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The people of West Virginia have been known for their independent spirit ever since the state first separated from Virginia in 1863. This state is a convenient tourism destination for many Americans, 60 per cent of whom live less than 500 miles outside the state. With car hire in West Virginia, visitors will soon discover this down to earth state has much to offer beyond coal and its breathtaking Appalachian Mountains.
Most West Virginia cities and airports present visitors with plenty of opportunities to pick up a car, with Yeager Airport offering one of the widest vehicle selections as the air gateway to the state’s biggest city, Charleston. Many companies also offer motorcycles for rent in addition to cars and visitors can compare car hire prices in advance to decide on the most suitable option for their budget.
West Virginia’s biggest air gateway is Charleston’s Yeager Airport, where more than 70 flights travel from and to 10 cities throughout the American east coast and Midwest. Seven smaller state airports also offer regular flights to various American cities. There are six Greyhound bus stops in West Virginia as well as a daily bus service between Charleston and Parkersburg, and two Amtrak rail routes. However, cars and motorcycles remain the most efficient transportation means in most of the state.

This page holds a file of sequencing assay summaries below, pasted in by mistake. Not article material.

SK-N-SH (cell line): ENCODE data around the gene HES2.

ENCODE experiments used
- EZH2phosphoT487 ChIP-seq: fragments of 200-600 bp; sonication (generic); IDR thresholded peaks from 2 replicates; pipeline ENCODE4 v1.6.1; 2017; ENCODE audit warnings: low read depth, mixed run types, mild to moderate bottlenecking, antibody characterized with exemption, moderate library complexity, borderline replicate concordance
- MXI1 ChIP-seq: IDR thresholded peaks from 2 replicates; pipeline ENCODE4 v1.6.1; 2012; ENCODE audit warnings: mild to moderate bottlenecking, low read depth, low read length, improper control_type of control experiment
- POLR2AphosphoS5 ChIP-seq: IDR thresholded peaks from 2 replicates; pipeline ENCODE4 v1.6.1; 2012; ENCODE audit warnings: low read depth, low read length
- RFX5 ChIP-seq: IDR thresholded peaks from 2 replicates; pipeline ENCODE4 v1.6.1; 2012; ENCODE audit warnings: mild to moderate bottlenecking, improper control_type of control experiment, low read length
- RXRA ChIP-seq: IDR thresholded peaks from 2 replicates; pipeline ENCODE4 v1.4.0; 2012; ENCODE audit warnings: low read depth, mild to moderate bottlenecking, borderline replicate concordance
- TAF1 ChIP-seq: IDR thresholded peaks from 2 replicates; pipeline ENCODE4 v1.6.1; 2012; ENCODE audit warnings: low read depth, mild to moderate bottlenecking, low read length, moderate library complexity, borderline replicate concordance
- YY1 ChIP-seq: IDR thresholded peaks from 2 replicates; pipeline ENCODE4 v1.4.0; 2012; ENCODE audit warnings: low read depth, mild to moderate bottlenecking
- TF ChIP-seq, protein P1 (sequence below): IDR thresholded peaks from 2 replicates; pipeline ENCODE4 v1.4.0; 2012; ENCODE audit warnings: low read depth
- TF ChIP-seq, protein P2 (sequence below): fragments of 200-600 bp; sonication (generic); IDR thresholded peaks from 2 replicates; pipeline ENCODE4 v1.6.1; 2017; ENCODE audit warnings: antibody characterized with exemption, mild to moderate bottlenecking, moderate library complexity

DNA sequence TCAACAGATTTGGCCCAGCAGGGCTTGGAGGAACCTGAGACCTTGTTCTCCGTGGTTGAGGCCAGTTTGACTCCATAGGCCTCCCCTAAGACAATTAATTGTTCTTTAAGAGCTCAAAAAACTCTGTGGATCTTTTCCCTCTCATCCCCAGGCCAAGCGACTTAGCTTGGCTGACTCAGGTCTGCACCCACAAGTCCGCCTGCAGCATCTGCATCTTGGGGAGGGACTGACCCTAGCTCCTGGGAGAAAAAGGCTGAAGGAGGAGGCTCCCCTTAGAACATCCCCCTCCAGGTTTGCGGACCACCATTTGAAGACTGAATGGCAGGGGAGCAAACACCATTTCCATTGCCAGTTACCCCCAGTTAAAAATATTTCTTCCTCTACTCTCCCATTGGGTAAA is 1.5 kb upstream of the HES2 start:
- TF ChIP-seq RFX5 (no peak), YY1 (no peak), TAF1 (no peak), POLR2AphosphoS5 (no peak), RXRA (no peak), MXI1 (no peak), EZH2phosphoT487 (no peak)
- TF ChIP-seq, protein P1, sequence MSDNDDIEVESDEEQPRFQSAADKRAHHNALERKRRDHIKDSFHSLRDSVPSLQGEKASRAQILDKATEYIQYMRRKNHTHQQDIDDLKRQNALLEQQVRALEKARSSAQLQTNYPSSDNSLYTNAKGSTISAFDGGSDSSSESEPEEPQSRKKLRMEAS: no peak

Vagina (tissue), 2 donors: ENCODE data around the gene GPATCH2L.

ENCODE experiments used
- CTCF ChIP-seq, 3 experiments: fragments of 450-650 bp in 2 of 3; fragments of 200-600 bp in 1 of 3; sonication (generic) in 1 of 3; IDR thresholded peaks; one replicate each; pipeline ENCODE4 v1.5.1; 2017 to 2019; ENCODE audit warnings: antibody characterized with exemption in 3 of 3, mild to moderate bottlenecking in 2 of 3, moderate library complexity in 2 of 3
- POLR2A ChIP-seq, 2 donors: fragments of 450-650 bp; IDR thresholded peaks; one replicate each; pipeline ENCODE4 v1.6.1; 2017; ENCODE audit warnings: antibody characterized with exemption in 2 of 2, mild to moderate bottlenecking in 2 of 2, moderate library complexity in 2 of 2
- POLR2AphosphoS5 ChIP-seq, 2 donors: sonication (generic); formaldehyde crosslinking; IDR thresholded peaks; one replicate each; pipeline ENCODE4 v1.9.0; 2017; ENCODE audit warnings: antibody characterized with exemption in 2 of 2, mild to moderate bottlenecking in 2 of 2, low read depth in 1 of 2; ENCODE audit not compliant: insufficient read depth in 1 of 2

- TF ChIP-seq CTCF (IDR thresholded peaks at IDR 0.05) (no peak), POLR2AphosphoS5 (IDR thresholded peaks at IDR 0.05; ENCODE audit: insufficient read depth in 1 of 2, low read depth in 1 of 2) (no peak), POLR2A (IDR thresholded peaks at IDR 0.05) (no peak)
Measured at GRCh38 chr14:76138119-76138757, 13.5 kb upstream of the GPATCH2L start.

Interstates 64, 77, and 79 are West Virginia’s main roads, but brief stretches of four other interstate highways also pass through the state. Outside of these main interstates, however, roads can be tricky to navigate. Many mountain roads feature hairpin curves, loops around high summits, and steep inclines. Guard rails are missing on many small rural roads. Falling coal chunks from coal trucks are another driving hazard.
None of West Virginia’s breathtaking natural landmarks are photographed more often than the Blackwater River gorge at Blackwater Falls State Park. However, several more scenic bodies of water flow alongside the state’s modern technology corridor in the Mountains and Lakes Country near southern Pennsylvania. Much of West Virginia’s Civil War history lies between the caving and skiing opportunities in the Potomac Highlands. The state’s southernmost region, the Greenbrier and New River valleys, is a popular white water rafting spot.
Few American states receive as much precipitation as West Virginia, especially between April and September. There is also quite a bit of winter snow, especially in the Allegheny Highlands and other cooler mountain regions. Winter temperatures hover between -5°C and 5°C. Allegheny Highlands moisture also contributes to West Virginia’s status as one of the cloudiest American states. The Tygart Valley is especially prone to dense fog. On the other hand, the state experiences fewer tornados and other severe weather conditions than any other eastern American state.